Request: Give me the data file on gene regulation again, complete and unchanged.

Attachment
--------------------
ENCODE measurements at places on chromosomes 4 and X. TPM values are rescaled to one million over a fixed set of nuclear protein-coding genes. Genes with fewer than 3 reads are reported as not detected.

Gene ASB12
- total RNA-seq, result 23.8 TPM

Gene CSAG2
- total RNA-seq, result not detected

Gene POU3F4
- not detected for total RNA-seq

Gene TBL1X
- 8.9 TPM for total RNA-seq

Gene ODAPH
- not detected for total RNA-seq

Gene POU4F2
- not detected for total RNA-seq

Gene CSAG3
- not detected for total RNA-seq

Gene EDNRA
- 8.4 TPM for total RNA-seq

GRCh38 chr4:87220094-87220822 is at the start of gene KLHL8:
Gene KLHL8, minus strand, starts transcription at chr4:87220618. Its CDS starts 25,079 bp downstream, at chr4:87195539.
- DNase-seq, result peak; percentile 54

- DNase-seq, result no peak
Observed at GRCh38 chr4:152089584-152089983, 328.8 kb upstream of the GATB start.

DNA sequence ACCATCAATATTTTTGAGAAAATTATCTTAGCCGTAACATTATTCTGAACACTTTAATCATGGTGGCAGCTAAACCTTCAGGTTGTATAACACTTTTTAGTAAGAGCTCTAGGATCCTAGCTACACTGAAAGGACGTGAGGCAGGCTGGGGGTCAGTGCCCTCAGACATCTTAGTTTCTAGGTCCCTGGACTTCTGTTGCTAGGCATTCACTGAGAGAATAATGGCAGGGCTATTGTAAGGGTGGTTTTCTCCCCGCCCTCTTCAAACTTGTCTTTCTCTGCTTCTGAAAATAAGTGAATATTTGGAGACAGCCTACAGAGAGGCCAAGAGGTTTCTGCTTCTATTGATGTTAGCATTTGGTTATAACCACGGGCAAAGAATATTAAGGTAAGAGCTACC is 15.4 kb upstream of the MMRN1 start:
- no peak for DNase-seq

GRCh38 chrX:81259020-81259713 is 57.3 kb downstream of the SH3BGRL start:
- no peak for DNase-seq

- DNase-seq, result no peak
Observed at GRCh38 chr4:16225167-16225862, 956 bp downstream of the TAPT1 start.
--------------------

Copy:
ENCODE measurements at places on chromosomes 4 and X. TPM values are rescaled to one million over a fixed set of nuclear protein-coding genes. Genes with fewer than 3 reads are reported as not detected.

Gene ASB12
- total RNA-seq, result 23.8 TPM

Gene CSAG2
- total RNA-seq, result not detected

Gene POU3F4
- not detected for total RNA-seq

Gene TBL1X
- 8.9 TPM for total RNA-seq

Gene ODAPH
- not detected for total RNA-seq

Gene POU4F2
- not detected for total RNA-seq

Gene CSAG3
- not detected for total RNA-seq

Gene EDNRA
- 8.4 TPM for total RNA-seq

GRCh38 chr4:87220094-87220822 is at the start of gene KLHL8:
Gene KLHL8, minus strand, starts transcription at chr4:87220618. Its CDS starts 25,079 bp downstream, at chr4:87195539.
- DNase-seq, result peak; percentile 54

- DNase-seq, result no peak
Observed at GRCh38 chr4:152089584-152089983, 328.8 kb upstream of the GATB start.

DNA sequence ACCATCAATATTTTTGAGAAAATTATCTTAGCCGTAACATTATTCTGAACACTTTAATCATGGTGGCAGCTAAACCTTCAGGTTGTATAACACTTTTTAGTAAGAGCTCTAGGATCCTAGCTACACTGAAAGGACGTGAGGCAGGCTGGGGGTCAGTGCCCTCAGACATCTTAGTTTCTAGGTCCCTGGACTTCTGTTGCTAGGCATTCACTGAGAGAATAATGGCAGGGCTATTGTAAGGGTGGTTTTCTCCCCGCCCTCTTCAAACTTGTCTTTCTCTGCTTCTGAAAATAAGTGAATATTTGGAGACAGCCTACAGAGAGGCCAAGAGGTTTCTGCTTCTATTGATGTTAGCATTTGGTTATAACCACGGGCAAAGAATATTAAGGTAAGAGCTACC is 15.4 kb upstream of the MMRN1 start:
- no peak for DNase-seq

GRCh38 chrX:81259020-81259713 is 57.3 kb downstream of the SH3BGRL start:
- no peak for DNase-seq

- DNase-seq, result no peak
Observed at GRCh38 chr4:16225167-16225862, 956 bp downstream of the TAPT1 start.